Apotheosis of the Slavs Alphonse Mucha Buy Art Prints Now
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Tom Gurney BSc (Hons) is an art history expert with over 20 years experience
Published on June 19, 2020 / Updated on October 14, 2023
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Finally, we arrive at the last installment of the iconic Slav Epic series! Alphonse Mucha had spent two decades putting together this series of twenty artworks which collectively tell the story of the Slavic people since around the 6th century.

Apotheosis of the Slavs delivers the concluding part to this intriguing and thought-provoking narrative over which the artist had obsessed for so many years. He had kept to a consistent approach of using egg tempera to construct various historical events, though normally appending more precise detail over the top through the use of more conventional oils. Having initially planned this project many years ago it would take much work to even obtain the necessary funds to carry out the work, even before the sheer scale of this ambitious body of work was commenced. The style of these artworks was very different to the illustrative posters for which Mucha is most famous, but within his native Czech homeland, most will be well aware of the Slav Epic, and probably particularly proud of it too.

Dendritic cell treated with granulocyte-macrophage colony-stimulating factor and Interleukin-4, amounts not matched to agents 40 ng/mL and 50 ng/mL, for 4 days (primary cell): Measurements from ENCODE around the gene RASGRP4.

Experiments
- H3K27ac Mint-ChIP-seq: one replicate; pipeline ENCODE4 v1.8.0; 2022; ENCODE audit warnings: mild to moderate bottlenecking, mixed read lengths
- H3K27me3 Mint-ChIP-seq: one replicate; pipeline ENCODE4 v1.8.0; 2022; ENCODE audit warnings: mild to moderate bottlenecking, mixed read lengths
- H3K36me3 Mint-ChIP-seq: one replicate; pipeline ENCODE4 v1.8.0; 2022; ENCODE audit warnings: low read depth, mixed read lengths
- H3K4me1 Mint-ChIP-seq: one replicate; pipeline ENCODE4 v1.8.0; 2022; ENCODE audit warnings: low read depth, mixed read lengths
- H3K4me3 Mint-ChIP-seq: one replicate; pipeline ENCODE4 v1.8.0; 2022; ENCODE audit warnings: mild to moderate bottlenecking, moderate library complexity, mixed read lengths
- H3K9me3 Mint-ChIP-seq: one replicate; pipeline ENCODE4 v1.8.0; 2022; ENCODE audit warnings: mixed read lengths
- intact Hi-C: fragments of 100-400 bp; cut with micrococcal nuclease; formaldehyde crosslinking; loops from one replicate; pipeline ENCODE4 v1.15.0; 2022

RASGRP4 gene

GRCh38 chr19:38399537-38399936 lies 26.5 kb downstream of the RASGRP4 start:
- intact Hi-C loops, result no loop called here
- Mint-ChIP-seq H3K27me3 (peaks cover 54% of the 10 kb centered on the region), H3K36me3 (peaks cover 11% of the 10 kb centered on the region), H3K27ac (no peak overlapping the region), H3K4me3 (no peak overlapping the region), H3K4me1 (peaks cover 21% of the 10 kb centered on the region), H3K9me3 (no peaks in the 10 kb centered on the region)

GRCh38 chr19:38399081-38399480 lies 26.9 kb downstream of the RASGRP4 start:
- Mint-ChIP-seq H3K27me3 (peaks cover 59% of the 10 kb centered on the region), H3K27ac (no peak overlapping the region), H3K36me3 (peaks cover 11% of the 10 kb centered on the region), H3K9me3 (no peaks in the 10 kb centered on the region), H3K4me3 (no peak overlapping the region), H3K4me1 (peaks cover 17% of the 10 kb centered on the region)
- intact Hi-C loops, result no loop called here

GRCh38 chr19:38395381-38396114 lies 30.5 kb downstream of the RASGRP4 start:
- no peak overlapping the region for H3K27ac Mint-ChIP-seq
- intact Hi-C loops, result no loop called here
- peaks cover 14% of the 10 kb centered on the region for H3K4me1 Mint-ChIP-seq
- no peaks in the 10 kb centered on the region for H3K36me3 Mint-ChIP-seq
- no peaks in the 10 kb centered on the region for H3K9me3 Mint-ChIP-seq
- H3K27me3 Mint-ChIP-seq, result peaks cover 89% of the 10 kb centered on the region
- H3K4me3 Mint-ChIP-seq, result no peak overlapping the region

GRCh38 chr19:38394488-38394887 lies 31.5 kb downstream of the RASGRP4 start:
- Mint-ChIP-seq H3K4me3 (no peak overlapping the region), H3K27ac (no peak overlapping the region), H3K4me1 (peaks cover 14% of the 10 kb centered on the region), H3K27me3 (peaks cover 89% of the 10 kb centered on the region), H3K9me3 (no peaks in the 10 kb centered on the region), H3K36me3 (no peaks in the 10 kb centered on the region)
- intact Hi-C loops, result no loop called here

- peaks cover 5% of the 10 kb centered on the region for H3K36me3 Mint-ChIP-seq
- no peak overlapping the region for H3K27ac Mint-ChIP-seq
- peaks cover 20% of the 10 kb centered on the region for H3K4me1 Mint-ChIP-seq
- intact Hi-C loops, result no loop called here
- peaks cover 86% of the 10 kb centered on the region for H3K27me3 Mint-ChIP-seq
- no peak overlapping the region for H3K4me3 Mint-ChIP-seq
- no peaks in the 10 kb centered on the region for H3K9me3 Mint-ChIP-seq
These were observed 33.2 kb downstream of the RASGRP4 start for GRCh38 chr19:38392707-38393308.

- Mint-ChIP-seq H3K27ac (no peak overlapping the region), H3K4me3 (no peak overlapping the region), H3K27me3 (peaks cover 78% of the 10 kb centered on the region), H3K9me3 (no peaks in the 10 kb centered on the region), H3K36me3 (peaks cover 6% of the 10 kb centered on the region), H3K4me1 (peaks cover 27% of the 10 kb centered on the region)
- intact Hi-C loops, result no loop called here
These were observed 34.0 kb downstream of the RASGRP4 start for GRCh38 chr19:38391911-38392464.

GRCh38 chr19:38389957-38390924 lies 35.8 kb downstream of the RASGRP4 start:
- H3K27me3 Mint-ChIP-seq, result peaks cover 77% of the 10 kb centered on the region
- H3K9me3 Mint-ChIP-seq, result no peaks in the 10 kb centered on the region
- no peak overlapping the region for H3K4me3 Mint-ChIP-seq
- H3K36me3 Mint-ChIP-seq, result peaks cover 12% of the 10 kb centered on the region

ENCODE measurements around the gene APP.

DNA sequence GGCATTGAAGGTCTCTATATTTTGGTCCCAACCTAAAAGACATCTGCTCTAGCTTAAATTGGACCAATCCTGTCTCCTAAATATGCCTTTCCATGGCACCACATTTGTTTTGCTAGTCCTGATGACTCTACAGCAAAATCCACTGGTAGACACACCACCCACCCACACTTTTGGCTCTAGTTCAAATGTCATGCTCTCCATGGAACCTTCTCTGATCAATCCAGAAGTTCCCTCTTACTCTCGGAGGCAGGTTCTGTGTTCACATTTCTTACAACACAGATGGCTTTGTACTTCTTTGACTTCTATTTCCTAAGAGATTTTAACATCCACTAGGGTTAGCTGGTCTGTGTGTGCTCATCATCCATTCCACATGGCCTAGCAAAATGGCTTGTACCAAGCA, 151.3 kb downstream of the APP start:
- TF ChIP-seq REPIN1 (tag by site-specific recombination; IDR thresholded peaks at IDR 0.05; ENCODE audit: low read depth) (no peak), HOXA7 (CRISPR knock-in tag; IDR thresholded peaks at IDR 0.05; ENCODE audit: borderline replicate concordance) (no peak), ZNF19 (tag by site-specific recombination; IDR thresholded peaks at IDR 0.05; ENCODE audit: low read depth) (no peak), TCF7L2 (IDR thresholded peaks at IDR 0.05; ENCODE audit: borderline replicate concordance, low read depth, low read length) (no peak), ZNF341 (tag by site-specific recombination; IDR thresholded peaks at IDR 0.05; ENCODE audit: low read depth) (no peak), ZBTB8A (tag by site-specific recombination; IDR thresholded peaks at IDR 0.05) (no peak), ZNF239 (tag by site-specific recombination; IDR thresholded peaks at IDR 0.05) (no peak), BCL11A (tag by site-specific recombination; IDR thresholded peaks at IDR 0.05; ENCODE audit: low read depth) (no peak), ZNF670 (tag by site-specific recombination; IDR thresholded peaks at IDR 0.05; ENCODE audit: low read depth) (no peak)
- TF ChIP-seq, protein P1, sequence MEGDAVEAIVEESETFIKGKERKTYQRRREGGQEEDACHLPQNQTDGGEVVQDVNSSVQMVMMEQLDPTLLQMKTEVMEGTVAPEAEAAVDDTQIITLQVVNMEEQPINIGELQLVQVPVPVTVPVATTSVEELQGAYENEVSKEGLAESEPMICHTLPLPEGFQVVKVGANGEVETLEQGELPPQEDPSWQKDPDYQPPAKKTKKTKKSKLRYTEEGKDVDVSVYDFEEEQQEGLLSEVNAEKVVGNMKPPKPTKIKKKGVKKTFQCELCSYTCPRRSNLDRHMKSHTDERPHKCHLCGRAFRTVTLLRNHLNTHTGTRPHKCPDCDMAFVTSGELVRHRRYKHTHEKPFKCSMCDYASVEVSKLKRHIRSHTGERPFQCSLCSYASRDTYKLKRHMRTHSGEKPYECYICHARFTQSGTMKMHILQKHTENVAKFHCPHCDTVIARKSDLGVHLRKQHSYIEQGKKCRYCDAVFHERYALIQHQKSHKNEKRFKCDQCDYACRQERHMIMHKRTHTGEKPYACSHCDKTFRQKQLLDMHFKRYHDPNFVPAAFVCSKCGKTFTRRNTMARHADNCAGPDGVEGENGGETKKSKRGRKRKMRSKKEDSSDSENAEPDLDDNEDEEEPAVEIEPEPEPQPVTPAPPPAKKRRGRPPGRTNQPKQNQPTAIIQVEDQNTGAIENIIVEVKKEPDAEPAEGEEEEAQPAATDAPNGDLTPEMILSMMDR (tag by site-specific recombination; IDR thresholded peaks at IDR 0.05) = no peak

What we find within this composition is an attempt by the artist to summarise everything that had gone before and provide an adequate conclusion to the entire series. The mood is upbear, ultimately celebrating the independence of the people, just as had been fought for so bravely and for so many centuries. It was in 1926 that this final piece was produced, by which time most of the rest was finished and so all of the themes would have been entirely fresh in his mind. The order of the series is not entirely the order of how he worked, but he left this piece close to the end in order to make sure that it could accurately summarise the previous installments and without having to guess what he might later put into them. The entire body of work was truly an artistic achievement of enormous proportions, but it is perhaps the pride that it gave his fellow Slavs which was the most important factor to the Slav Epic series.

There are four main sections to this final work, each one representing a different phase in the overall series, and marked out by different colours. One can immediately see figures from previous paintings appearing here and there is a beautiful rounding of this path in how this final piece concludes the journey. It is almost as if we are being greeted by the stars of a show, just before the curtain falls for the final time. Perhaps that is how Mucha viewed this series, as a number of episodes in a play that was devoted to the history of his people. It is fair to say that all the ingredients were here for an emotional and gripping tale, with love, death, wisdom, bravery and stoic determination all represented at different points in the chain of events.